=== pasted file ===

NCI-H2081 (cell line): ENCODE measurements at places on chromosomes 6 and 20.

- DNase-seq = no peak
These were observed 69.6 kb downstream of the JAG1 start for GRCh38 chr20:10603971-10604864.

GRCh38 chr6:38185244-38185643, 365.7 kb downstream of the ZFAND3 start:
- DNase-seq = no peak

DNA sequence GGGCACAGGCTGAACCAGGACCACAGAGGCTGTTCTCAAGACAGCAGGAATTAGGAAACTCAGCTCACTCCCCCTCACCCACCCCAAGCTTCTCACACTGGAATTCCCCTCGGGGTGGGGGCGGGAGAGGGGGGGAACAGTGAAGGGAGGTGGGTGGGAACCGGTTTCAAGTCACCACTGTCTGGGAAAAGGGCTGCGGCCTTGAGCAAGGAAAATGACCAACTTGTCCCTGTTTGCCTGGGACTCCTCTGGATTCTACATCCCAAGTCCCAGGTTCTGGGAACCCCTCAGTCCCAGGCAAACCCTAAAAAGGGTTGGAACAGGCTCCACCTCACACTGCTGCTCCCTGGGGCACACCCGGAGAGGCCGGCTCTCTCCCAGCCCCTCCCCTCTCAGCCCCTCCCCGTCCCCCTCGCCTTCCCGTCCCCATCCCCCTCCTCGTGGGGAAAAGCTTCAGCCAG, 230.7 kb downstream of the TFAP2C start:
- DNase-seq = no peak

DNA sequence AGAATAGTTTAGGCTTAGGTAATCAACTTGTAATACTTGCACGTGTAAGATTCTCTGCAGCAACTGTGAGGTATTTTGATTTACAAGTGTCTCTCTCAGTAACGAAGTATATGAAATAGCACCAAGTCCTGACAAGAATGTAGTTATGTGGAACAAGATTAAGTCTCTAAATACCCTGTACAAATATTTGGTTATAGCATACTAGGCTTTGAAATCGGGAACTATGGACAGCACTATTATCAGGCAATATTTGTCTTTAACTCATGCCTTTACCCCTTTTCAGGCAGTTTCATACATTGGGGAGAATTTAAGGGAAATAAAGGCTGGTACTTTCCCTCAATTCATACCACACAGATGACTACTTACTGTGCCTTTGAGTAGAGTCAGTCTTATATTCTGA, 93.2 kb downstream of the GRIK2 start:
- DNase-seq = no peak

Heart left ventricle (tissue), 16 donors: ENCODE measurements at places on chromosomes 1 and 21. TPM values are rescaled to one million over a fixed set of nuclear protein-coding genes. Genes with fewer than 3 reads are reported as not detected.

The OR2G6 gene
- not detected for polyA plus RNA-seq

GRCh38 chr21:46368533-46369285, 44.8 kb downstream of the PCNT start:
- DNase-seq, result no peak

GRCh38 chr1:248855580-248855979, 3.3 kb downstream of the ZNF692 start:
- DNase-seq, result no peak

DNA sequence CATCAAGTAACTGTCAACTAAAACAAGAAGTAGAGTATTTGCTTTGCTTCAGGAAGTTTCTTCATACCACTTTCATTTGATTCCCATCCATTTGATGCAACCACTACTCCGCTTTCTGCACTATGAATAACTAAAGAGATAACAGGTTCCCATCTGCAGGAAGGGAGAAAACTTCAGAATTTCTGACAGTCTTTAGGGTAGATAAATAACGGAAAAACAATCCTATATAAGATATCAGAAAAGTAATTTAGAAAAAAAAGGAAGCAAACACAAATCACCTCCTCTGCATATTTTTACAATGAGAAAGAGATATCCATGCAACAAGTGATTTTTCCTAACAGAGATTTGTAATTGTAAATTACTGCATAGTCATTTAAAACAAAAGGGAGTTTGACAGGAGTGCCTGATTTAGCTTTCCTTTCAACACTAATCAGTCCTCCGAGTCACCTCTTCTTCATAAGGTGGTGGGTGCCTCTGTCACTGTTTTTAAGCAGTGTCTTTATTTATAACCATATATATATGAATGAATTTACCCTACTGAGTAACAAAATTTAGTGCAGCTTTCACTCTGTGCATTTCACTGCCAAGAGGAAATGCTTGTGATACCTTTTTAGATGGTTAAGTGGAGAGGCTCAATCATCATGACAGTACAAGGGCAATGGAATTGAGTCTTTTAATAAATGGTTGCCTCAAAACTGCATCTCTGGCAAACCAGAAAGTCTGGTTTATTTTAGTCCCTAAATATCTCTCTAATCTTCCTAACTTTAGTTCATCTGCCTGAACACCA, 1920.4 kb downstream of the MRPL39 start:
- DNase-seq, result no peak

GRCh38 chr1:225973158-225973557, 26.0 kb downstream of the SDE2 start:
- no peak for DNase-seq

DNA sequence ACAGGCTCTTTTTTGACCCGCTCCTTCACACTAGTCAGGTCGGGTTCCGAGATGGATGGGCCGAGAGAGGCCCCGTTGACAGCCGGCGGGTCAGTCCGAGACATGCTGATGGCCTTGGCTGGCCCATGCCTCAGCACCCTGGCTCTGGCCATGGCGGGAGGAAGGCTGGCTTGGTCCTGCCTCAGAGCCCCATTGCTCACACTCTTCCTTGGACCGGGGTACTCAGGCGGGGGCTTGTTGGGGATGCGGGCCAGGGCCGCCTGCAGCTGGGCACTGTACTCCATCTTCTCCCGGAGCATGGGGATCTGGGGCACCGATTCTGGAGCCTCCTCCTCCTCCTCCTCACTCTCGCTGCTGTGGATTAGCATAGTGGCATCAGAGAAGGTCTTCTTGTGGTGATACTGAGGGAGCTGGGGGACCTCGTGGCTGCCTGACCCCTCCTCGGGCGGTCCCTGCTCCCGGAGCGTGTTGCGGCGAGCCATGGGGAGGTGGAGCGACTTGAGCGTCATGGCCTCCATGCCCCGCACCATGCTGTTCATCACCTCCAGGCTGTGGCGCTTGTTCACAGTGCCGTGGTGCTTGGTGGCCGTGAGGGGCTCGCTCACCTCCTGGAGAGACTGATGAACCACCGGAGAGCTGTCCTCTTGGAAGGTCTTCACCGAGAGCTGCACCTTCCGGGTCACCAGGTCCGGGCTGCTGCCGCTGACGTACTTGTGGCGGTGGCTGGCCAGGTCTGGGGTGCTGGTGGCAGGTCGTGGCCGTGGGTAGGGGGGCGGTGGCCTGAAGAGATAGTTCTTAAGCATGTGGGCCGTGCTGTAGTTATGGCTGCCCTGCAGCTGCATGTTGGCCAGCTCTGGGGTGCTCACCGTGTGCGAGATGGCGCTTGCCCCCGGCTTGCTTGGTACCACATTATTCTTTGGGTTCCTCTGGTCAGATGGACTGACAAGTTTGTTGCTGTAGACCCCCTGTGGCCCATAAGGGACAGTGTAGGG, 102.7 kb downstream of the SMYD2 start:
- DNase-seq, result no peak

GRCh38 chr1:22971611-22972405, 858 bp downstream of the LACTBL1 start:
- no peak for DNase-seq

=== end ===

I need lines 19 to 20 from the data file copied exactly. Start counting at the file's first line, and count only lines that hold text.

GRCh38 chr1:225973158-225973557, 26.0 kb downstream of the SDE2 start:
- no peak for DNase-seq